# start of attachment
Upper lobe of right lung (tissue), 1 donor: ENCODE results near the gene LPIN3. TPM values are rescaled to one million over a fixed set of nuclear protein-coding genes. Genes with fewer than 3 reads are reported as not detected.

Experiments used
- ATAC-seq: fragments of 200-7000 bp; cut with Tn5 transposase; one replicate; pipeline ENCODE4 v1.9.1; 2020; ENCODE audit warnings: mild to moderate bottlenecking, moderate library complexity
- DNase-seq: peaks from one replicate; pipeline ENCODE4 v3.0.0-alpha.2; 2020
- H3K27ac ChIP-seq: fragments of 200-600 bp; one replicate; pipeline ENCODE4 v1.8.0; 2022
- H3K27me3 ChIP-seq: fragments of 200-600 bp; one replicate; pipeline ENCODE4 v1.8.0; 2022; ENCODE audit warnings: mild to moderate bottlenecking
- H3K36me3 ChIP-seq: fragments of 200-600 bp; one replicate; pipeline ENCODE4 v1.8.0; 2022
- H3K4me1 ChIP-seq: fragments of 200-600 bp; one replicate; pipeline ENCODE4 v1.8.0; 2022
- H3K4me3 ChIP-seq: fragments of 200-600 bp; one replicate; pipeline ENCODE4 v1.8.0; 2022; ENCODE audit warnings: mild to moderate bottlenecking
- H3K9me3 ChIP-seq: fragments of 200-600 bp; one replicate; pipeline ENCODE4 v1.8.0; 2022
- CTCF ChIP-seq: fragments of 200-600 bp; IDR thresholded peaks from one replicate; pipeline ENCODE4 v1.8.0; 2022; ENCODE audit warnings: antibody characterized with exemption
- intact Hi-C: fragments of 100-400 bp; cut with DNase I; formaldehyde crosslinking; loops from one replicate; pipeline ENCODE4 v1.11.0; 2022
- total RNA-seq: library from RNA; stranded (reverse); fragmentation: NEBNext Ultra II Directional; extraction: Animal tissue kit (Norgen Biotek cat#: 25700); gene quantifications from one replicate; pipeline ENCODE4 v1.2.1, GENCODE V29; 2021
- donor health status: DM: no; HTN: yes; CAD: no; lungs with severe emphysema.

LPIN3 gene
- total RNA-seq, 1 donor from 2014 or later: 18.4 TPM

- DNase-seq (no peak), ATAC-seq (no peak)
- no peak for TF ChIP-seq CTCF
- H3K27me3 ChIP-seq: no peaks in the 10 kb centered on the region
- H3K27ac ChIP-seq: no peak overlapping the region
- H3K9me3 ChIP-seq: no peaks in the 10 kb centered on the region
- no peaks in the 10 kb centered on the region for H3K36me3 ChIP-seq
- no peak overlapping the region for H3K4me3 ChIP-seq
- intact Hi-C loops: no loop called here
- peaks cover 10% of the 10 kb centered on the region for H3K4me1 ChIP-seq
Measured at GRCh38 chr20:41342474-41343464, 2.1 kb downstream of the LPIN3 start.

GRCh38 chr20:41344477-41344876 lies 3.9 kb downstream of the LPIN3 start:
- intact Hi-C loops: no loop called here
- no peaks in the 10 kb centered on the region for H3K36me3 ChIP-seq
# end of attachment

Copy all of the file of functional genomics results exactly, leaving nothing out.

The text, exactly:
Upper lobe of right lung (tissue), 1 donor: ENCODE results near the gene LPIN3. TPM values are rescaled to one million over a fixed set of nuclear protein-coding genes. Genes with fewer than 3 reads are reported as not detected.

Experiments used
- ATAC-seq: fragments of 200-7000 bp; cut with Tn5 transposase; one replicate; pipeline ENCODE4 v1.9.1; 2020; ENCODE audit warnings: mild to moderate bottlenecking, moderate library complexity
- DNase-seq: peaks from one replicate; pipeline ENCODE4 v3.0.0-alpha.2; 2020
- H3K27ac ChIP-seq: fragments of 200-600 bp; one replicate; pipeline ENCODE4 v1.8.0; 2022
- H3K27me3 ChIP-seq: fragments of 200-600 bp; one replicate; pipeline ENCODE4 v1.8.0; 2022; ENCODE audit warnings: mild to moderate bottlenecking
- H3K36me3 ChIP-seq: fragments of 200-600 bp; one replicate; pipeline ENCODE4 v1.8.0; 2022
- H3K4me1 ChIP-seq: fragments of 200-600 bp; one replicate; pipeline ENCODE4 v1.8.0; 2022
- H3K4me3 ChIP-seq: fragments of 200-600 bp; one replicate; pipeline ENCODE4 v1.8.0; 2022; ENCODE audit warnings: mild to moderate bottlenecking
- H3K9me3 ChIP-seq: fragments of 200-600 bp; one replicate; pipeline ENCODE4 v1.8.0; 2022
- CTCF ChIP-seq: fragments of 200-600 bp; IDR thresholded peaks from one replicate; pipeline ENCODE4 v1.8.0; 2022; ENCODE audit warnings: antibody characterized with exemption
- intact Hi-C: fragments of 100-400 bp; cut with DNase I; formaldehyde crosslinking; loops from one replicate; pipeline ENCODE4 v1.11.0; 2022
- total RNA-seq: library from RNA; stranded (reverse); fragmentation: NEBNext Ultra II Directional; extraction: Animal tissue kit (Norgen Biotek cat#: 25700); gene quantifications from one replicate; pipeline ENCODE4 v1.2.1, GENCODE V29; 2021
- donor health status: DM: no; HTN: yes; CAD: no; lungs with severe emphysema.

LPIN3 gene
- total RNA-seq, 1 donor from 2014 or later: 18.4 TPM

- DNase-seq (no peak), ATAC-seq (no peak)
- no peak for TF ChIP-seq CTCF
- H3K27me3 ChIP-seq: no peaks in the 10 kb centered on the region
- H3K27ac ChIP-seq: no peak overlapping the region
- H3K9me3 ChIP-seq: no peaks in the 10 kb centered on the region
- no peaks in the 10 kb centered on the region for H3K36me3 ChIP-seq
- no peak overlapping the region for H3K4me3 ChIP-seq
- intact Hi-C loops: no loop called here
- peaks cover 10% of the 10 kb centered on the region for H3K4me1 ChIP-seq
Measured at GRCh38 chr20:41342474-41343464, 2.1 kb downstream of the LPIN3 start.

GRCh38 chr20:41344477-41344876 lies 3.9 kb downstream of the LPIN3 start:
- intact Hi-C loops: no loop called here
- no peaks in the 10 kb centered on the region for H3K36me3 ChIP-seq